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Heading out
Author - Edited by Gloria Kamen

Heading out: The start of some splendid careers


The book Heading Out tells us about the turning point in the lives of highly successful people that propelled them towards success. It chooses 24 people - writers, artists, scientists, doctors, inventors, businessmen, politicians and sportspeople. It is awe-inspiring to read about the odds they faced. It is gratifying to read that every one of them overcame the odds through sheer hard work and tenacity.
Issac Asimov describes his humiliating experience as a fourteen-year-old when he wrote a ‘fantastic’ story just to have it rejected. But he was happy enough to have got ‘an hour to spend with John Campbell, the thrill of talking face to face and on even terms with an idol.’ It inspired him to write another science fiction story so that he could try and meet him again! Today Asimov is one of the leading science fiction writers in the world.
Many of us would have seen the documentaries made by Ken Burns, although some of us might known him by his work rather than his name. Early in his life, when he was 11, his mother died after a long struggle with cancer. Burns decided to major in filmmaking. He wanted to head to Hollywood, but his teachers changed his way of thinking. ‘They reminded me that there was so much more drama in what is and what was than anything human imagination could think of that I was completely turned around and decided to become a documentary filmmaker.’ He describes his earlier struggles: ‘When you become a documentary filmmaker you take a vow of poverty and anonymity’.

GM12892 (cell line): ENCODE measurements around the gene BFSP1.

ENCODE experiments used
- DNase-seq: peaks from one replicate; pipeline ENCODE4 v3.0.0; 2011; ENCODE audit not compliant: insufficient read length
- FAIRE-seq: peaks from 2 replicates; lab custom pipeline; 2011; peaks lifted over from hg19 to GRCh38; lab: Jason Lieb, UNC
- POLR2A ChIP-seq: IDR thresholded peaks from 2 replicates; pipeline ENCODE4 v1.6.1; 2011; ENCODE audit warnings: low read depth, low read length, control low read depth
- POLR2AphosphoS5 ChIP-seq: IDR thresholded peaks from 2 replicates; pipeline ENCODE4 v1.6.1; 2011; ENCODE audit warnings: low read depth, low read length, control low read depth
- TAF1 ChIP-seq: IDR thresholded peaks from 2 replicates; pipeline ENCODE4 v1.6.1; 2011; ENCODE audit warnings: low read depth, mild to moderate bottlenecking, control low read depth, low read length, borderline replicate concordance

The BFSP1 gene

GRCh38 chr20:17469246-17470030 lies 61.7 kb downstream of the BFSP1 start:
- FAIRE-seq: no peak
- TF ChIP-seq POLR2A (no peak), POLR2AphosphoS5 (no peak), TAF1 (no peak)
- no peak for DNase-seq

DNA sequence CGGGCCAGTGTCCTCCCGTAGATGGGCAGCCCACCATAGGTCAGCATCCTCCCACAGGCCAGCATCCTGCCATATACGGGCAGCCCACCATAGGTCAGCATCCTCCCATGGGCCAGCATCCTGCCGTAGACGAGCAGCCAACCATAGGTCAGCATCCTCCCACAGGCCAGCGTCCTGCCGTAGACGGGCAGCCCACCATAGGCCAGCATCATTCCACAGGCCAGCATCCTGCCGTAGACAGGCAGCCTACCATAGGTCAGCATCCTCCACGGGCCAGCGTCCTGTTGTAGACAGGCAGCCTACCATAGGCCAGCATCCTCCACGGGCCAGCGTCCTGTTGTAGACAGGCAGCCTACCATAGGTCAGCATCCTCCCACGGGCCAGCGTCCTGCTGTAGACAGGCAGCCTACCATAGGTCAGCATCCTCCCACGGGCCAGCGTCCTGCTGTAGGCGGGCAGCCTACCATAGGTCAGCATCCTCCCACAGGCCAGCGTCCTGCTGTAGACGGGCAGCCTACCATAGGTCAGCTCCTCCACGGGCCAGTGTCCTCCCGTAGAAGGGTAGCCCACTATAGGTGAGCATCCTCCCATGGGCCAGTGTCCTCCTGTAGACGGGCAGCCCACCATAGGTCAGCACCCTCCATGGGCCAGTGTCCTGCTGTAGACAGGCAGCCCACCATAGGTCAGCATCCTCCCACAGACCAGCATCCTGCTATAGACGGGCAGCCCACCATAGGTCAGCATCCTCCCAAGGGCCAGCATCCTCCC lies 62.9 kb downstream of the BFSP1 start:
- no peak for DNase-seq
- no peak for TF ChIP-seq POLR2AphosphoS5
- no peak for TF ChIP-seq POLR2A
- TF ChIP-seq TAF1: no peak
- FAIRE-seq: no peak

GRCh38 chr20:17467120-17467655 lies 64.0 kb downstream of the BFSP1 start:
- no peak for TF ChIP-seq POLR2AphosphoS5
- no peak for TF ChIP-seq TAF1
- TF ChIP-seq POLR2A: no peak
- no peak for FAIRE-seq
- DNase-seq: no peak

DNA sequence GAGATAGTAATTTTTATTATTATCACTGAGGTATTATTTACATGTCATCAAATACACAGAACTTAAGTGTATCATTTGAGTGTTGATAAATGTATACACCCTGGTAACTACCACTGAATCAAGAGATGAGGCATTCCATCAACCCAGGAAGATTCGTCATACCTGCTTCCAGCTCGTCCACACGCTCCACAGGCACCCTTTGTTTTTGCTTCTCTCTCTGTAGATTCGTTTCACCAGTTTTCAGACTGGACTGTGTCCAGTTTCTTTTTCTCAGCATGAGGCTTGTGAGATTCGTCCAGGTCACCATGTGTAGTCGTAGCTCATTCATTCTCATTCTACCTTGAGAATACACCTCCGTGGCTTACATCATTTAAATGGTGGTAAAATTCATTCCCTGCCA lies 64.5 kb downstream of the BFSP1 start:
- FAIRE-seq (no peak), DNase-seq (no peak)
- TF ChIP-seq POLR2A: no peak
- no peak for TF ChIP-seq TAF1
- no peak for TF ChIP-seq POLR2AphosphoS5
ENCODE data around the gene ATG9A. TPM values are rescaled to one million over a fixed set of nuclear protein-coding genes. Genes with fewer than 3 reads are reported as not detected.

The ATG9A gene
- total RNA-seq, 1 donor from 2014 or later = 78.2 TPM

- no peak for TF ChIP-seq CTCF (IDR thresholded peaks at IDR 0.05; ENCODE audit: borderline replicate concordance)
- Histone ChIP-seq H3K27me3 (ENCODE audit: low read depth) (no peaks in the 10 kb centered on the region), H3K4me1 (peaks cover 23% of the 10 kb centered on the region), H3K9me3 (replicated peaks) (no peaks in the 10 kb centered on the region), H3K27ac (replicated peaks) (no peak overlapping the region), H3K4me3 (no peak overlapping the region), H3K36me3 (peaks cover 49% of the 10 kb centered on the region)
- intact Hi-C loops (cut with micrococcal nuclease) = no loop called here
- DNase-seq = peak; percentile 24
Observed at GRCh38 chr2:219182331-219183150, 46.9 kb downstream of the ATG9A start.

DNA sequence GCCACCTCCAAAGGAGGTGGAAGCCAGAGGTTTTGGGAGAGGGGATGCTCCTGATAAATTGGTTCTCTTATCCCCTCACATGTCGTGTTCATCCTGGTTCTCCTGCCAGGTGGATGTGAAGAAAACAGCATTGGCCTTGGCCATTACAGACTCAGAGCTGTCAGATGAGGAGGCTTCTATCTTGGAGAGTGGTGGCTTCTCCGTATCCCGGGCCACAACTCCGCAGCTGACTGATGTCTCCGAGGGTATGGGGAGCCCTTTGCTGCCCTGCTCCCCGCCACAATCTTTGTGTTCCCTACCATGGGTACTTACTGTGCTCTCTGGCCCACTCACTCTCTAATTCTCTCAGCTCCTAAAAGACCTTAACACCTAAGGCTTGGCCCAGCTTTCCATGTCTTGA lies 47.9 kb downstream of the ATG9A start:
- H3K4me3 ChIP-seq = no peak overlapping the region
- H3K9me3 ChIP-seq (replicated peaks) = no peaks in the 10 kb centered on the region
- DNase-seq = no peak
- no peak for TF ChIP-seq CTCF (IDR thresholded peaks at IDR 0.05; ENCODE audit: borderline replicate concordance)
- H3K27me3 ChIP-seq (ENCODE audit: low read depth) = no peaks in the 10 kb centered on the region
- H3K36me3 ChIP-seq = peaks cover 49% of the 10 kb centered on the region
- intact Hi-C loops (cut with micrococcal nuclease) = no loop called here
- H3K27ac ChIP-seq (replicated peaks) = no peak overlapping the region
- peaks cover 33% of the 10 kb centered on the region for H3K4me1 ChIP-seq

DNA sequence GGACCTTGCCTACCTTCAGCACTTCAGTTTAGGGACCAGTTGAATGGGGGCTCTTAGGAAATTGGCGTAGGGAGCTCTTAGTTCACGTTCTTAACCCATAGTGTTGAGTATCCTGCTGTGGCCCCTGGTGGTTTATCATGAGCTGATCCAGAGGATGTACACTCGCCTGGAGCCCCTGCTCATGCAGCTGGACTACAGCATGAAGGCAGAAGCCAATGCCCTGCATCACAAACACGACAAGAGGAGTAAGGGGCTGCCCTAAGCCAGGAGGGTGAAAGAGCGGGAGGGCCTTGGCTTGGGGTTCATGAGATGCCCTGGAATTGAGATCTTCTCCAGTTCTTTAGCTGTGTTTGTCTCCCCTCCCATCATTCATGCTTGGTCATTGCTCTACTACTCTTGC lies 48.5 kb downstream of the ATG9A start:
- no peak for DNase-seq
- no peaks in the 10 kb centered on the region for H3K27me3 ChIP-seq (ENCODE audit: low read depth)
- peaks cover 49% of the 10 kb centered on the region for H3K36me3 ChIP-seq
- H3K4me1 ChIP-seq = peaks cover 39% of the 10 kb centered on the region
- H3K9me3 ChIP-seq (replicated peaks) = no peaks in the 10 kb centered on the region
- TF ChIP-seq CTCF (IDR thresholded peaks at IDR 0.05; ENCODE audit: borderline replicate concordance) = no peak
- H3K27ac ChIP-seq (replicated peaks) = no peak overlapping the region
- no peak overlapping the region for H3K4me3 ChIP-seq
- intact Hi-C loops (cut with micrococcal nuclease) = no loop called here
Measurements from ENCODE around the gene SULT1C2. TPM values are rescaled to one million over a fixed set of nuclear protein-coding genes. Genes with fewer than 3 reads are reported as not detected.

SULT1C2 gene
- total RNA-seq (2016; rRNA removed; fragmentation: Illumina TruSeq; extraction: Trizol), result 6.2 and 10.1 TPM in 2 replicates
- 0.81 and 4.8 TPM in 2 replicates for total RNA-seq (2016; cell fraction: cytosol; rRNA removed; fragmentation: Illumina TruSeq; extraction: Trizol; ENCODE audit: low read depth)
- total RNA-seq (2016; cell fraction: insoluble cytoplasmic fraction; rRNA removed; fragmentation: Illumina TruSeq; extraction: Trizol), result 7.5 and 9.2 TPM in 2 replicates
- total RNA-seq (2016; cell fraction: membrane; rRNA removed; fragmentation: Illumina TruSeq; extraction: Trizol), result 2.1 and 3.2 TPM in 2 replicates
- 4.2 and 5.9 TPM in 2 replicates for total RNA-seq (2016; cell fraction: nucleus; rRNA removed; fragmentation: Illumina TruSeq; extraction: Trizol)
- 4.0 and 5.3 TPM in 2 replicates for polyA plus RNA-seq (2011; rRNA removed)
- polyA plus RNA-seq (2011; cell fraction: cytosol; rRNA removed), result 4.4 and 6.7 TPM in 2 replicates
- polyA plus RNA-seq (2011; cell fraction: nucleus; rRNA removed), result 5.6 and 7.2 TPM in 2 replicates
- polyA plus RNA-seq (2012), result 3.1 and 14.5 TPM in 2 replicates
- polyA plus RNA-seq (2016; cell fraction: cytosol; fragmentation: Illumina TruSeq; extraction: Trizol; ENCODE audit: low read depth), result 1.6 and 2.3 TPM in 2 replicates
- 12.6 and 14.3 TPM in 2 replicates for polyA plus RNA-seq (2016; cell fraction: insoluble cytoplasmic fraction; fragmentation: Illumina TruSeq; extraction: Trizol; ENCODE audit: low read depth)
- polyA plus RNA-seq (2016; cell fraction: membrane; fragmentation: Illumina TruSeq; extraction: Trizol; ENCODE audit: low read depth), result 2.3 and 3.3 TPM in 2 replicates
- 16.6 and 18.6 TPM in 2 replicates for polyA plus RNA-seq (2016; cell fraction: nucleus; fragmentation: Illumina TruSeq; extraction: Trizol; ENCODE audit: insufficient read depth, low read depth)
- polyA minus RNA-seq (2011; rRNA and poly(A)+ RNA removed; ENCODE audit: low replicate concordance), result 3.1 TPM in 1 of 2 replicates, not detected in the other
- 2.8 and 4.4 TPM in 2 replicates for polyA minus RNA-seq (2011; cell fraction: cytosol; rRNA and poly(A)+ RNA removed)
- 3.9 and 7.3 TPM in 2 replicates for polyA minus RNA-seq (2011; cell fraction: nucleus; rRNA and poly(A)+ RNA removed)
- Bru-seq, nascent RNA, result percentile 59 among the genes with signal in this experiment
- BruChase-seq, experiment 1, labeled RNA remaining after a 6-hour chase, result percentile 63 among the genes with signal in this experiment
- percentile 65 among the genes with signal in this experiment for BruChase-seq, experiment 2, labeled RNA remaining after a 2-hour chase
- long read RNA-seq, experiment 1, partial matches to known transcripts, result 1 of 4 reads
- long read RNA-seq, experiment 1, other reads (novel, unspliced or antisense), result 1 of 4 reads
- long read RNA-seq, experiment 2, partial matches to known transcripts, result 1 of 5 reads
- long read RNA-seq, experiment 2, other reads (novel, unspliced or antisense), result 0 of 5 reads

There are many exceptional women covered in this collection. Mae Jemison is one of them. In her autobiography, titled ‘Find where the wind goes,’ the astronaut describes all the twists and turns of her growing up with two older siblings and caring parents. But she was always doing was ‘testing limits- mine and other people’s…I would look around for an opportunity and find a potential way to get it done.’ She had to walk in many directions to catch up with her dreams. She learnt to speak Swahili, entered medical school, and finally became the only women astronaut on the spaceship Endeavor in 1987.
Nelson Mandela writes that his decision to fight for the rights of his people did not have a single defining moment. He says that it was, ‘but a steady accumulation of thousand slights, a thousand indignities, a thousand unremembered moments, produced in me an anger, a rebelliousness, and a desire to fight the system that imprisoned my people.’
Boris Yelstin recalls that he had never seen the country until he entered the polytechnic, ‘I had never been to the sea and never traveled anywhere far from home. With no money in my pocket and little clothing I left …’
Lance Armstrong the American cyclist, took his mother’s advice, ‘make every obstacle an opportunity,’ to heart and won over every obstacle, including cancer. He has won the Tour de France a record number of times.
After reading the book, I wondered, why is no one in India attempting this kind of a book for teens? I have no good answer. I hope that will be remedied soon. For it will serve as a valuable guide for generations of teens. Heading out should find its place in all libraries, and deserves to be read and re-read by teens, parents and teachers.

Title: Heading out: The start of some splendid careers
Author: Edited by Gloria Kamen
Price: USD 16.95
Number of pages: 200
Format: Hardback
Publisher: Bloomsbury, New York,
Year of Publication: 2003.

Review - Rani Iyer

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